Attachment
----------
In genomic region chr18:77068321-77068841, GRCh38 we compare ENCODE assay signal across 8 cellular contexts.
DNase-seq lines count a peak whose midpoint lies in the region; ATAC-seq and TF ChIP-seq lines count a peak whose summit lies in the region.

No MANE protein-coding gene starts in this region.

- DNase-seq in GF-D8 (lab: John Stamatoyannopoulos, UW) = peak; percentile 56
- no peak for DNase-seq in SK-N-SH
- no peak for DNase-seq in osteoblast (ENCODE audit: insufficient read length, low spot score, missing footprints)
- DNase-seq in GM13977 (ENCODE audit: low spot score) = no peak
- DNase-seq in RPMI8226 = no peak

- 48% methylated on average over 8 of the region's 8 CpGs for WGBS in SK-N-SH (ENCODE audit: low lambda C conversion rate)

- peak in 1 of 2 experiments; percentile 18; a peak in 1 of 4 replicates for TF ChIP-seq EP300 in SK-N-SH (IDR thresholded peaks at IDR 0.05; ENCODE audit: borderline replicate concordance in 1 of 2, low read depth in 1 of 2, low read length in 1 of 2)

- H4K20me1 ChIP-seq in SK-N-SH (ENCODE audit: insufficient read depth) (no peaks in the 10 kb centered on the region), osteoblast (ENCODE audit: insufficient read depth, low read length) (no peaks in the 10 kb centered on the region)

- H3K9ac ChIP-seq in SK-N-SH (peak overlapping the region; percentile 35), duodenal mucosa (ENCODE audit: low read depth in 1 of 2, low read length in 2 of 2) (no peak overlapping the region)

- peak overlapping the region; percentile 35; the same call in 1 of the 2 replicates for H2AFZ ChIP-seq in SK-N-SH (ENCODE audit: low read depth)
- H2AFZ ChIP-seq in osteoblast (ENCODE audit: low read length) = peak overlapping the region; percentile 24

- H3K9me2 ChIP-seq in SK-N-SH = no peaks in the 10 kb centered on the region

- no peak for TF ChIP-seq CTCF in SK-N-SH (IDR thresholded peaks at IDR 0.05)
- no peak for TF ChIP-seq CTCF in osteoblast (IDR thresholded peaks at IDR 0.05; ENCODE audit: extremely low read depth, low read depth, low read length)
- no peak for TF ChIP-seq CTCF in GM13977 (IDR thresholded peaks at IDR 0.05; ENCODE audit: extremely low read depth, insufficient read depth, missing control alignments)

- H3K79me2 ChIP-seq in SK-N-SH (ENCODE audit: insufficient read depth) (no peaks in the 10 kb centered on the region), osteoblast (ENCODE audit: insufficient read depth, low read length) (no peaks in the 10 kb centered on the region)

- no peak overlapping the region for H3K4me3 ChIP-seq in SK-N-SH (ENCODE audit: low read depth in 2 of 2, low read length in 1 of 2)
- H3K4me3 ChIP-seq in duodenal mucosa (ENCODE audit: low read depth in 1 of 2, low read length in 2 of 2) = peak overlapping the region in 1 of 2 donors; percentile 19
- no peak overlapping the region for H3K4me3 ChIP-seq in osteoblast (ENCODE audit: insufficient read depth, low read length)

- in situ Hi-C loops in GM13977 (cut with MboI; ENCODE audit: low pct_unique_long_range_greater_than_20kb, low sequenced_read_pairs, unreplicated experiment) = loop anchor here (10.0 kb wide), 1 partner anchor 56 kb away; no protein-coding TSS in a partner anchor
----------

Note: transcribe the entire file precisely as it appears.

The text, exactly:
In genomic region chr18:77068321-77068841, GRCh38 we compare ENCODE assay signal across 8 cellular contexts.
DNase-seq lines count a peak whose midpoint lies in the region; ATAC-seq and TF ChIP-seq lines count a peak whose summit lies in the region.

No MANE protein-coding gene starts in this region.

- DNase-seq in GF-D8 (lab: John Stamatoyannopoulos, UW) = peak; percentile 56
- no peak for DNase-seq in SK-N-SH
- no peak for DNase-seq in osteoblast (ENCODE audit: insufficient read length, low spot score, missing footprints)
- DNase-seq in GM13977 (ENCODE audit: low spot score) = no peak
- DNase-seq in RPMI8226 = no peak

- 48% methylated on average over 8 of the region's 8 CpGs for WGBS in SK-N-SH (ENCODE audit: low lambda C conversion rate)

- peak in 1 of 2 experiments; percentile 18; a peak in 1 of 4 replicates for TF ChIP-seq EP300 in SK-N-SH (IDR thresholded peaks at IDR 0.05; ENCODE audit: borderline replicate concordance in 1 of 2, low read depth in 1 of 2, low read length in 1 of 2)

- H4K20me1 ChIP-seq in SK-N-SH (ENCODE audit: insufficient read depth) (no peaks in the 10 kb centered on the region), osteoblast (ENCODE audit: insufficient read depth, low read length) (no peaks in the 10 kb centered on the region)

- H3K9ac ChIP-seq in SK-N-SH (peak overlapping the region; percentile 35), duodenal mucosa (ENCODE audit: low read depth in 1 of 2, low read length in 2 of 2) (no peak overlapping the region)

- peak overlapping the region; percentile 35; the same call in 1 of the 2 replicates for H2AFZ ChIP-seq in SK-N-SH (ENCODE audit: low read depth)
- H2AFZ ChIP-seq in osteoblast (ENCODE audit: low read length) = peak overlapping the region; percentile 24

- H3K9me2 ChIP-seq in SK-N-SH = no peaks in the 10 kb centered on the region

- no peak for TF ChIP-seq CTCF in SK-N-SH (IDR thresholded peaks at IDR 0.05)
- no peak for TF ChIP-seq CTCF in osteoblast (IDR thresholded peaks at IDR 0.05; ENCODE audit: extremely low read depth, low read depth, low read length)
- no peak for TF ChIP-seq CTCF in GM13977 (IDR thresholded peaks at IDR 0.05; ENCODE audit: extremely low read depth, insufficient read depth, missing control alignments)

- H3K79me2 ChIP-seq in SK-N-SH (ENCODE audit: insufficient read depth) (no peaks in the 10 kb centered on the region), osteoblast (ENCODE audit: insufficient read depth, low read length) (no peaks in the 10 kb centered on the region)

- no peak overlapping the region for H3K4me3 ChIP-seq in SK-N-SH (ENCODE audit: low read depth in 2 of 2, low read length in 1 of 2)
- H3K4me3 ChIP-seq in duodenal mucosa (ENCODE audit: low read depth in 1 of 2, low read length in 2 of 2) = peak overlapping the region in 1 of 2 donors; percentile 19
- no peak overlapping the region for H3K4me3 ChIP-seq in osteoblast (ENCODE audit: insufficient read depth, low read length)

- in situ Hi-C loops in GM13977 (cut with MboI; ENCODE audit: low pct_unique_long_range_greater_than_20kb, low sequenced_read_pairs, unreplicated experiment) = loop anchor here (10.0 kb wide), 1 partner anchor 56 kb away; no protein-coding TSS in a partner anchor